When India and Pakistan exchanged artillery fire near here more than a decade ago, the house of Bashir Ahmed Abbassi was badly damaged. Now, whenever tension ratchets up between the two nations – as it frequently does – Mr Abbassi fears his home could be hit again.
“In 1999 and 2000 there was shelling. My house suffered a lot of damage – around R100,000,” said the shop-keeper from the village of Isham. “We live on the Line of Control. We are involved. When there is tension I feel bad because of what happened in 2000.”
Mr Abbassi and his neighbours reside in the shadow of one of the most hotly-disputed borders in the world. The snaking 460-mile Line of Control (LoC) that divides Pakistan Kashmir from Indian Kashmir and represents the unofficial but de facto border, is rarely far from the headlines.
Most recently, three Pakistani and two Indian soldiers were killed south of here in clashes that lead to another war of words between political leaders. India expressed outrage that one of its troops was apparently beheaded. Pakistan retorted saying that at least a dozen of its soldiers had been decapitated in incidents in the past decade.
“When there is shelling, there is nothing we can do to save our lives,” said Mohammed Amir Abbassi, a cousin of the shop-keeper who runs a roadside shack selling tea and vegetables. “Two months ago there was shelling further south.”
The road towards the LoC from the town of Uri becomes increasingly high and narrow. From the road, the mineral-green water of the Jhelum river flashes from the bottom of the valley. For many years, the Indian authorities have worked to upgrade the road.
“I have been working on the road for 25 years. There is no other work here,” said Nazir Ahmed, crouching with other members of a road-crew who were trying to brew tea in the lea of a large boulder.
The work to improve the road, technically National Highway 1, is partly to benefit the military and partly to enable cross-border trade that began in October 2008 after a halt of 60 years. (A bus service began three years earlier but locals complain it is very difficult to get permission to cross.)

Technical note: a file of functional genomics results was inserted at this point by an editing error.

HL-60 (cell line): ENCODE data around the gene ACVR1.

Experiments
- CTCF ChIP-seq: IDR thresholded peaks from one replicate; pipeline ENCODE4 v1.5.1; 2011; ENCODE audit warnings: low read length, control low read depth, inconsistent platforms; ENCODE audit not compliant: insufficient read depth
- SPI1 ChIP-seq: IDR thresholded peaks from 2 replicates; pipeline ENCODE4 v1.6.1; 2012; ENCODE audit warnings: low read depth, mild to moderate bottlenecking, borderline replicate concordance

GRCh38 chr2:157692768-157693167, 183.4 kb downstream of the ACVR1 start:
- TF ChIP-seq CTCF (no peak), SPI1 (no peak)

Four days a week, 50 brightly-painted trucks from Pakistan Kashmir arrive in Indian Kashmir bearing oranges, spices and vegetables, and 50 rather more ordinary trucks head in the opposite direction, carrying bananas, embroidered goods and apples. Under the watch of Indian officials, the Pakistani drivers unload their cargo at the Salamabad trading centre.
Officials are proud that even when tensions are high, as in the aftermath of the Mumbai attacks, the trucks have never stopped. “The trade helps address the trust deficit,” said NA Baba, the chief trade official.
The furthest point one can reach without a permit from the Indian military authorities is the sentry post of Lal Pur, named for the red metal bridge that crossed a ravine flooding into the Jhelum. “See the snow,” said a soldier, pointing a mountainside a couple of miles away. “That’s Pakistan.”
The Indian armed forces declined permission for The Independent to visit the actual LoC, which was formalised by the 1972 Simla Accord, signed following the 1971 Indo-Pak war. It was based on the ceasefire line established following clashes that erupted after Partition in 1947 when the former princely state of Jammu and Kashmir was divided. Both countries still claim the right to that part of Kashmir held by the other side.
In 2001, in the Indian city of Agra, then prime minister Atal Bihari Vajpayee, and Pakistan’s military leader Pervez Musharraf, reportedly came close to agreeing a deal that would have made made the LoC less relevant. The deal fell through but a ceasefire was signed in 2003.
For the people whose homes are barely a mile from the border and whose lives are under the conflicting pulls of India and Pakistan, their loyalties are clear. They believe there should be no border between the two Kashmirs and that Mr Abbassi should be able to visit the cousins he has in Pakistan whom he has never met. He said: “We are Kashmiris. They should get rid of the border so that both sides can meet.”